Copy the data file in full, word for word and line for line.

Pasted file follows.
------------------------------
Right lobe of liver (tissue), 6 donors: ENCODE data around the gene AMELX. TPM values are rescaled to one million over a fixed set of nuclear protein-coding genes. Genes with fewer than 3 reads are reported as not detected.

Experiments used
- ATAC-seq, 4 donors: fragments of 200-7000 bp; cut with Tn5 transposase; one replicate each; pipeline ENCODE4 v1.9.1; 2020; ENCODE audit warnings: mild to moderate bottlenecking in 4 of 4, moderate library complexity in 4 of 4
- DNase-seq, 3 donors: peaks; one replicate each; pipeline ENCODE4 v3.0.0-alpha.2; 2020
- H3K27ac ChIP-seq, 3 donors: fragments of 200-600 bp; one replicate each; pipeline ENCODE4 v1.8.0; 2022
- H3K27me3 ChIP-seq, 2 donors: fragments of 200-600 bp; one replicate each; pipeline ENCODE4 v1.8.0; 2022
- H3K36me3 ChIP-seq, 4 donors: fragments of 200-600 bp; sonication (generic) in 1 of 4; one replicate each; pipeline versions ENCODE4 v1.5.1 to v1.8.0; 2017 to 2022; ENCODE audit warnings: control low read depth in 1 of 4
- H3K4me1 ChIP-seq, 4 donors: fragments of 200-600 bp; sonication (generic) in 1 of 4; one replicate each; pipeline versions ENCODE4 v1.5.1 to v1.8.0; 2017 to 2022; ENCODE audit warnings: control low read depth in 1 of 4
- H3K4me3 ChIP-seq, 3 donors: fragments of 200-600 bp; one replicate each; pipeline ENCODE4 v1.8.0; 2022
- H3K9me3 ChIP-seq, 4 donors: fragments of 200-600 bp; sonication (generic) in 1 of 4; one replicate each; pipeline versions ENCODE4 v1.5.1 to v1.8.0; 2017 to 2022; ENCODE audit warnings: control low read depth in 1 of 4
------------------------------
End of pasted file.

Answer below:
Right lobe of liver (tissue), 6 donors: ENCODE data around the gene AMELX. TPM values are rescaled to one million over a fixed set of nuclear protein-coding genes. Genes with fewer than 3 reads are reported as not detected.

Experiments used
- ATAC-seq, 4 donors: fragments of 200-7000 bp; cut with Tn5 transposase; one replicate each; pipeline ENCODE4 v1.9.1; 2020; ENCODE audit warnings: mild to moderate bottlenecking in 4 of 4, moderate library complexity in 4 of 4
- DNase-seq, 3 donors: peaks; one replicate each; pipeline ENCODE4 v3.0.0-alpha.2; 2020
- H3K27ac ChIP-seq, 3 donors: fragments of 200-600 bp; one replicate each; pipeline ENCODE4 v1.8.0; 2022
- H3K27me3 ChIP-seq, 2 donors: fragments of 200-600 bp; one replicate each; pipeline ENCODE4 v1.8.0; 2022
- H3K36me3 ChIP-seq, 4 donors: fragments of 200-600 bp; sonication (generic) in 1 of 4; one replicate each; pipeline versions ENCODE4 v1.5.1 to v1.8.0; 2017 to 2022; ENCODE audit warnings: control low read depth in 1 of 4
- H3K4me1 ChIP-seq, 4 donors: fragments of 200-600 bp; sonication (generic) in 1 of 4; one replicate each; pipeline versions ENCODE4 v1.5.1 to v1.8.0; 2017 to 2022; ENCODE audit warnings: control low read depth in 1 of 4
- H3K4me3 ChIP-seq, 3 donors: fragments of 200-600 bp; one replicate each; pipeline ENCODE4 v1.8.0; 2022
- H3K9me3 ChIP-seq, 4 donors: fragments of 200-600 bp; sonication (generic) in 1 of 4; one replicate each; pipeline versions ENCODE4 v1.5.1 to v1.8.0; 2017 to 2022; ENCODE audit warnings: control low read depth in 1 of 4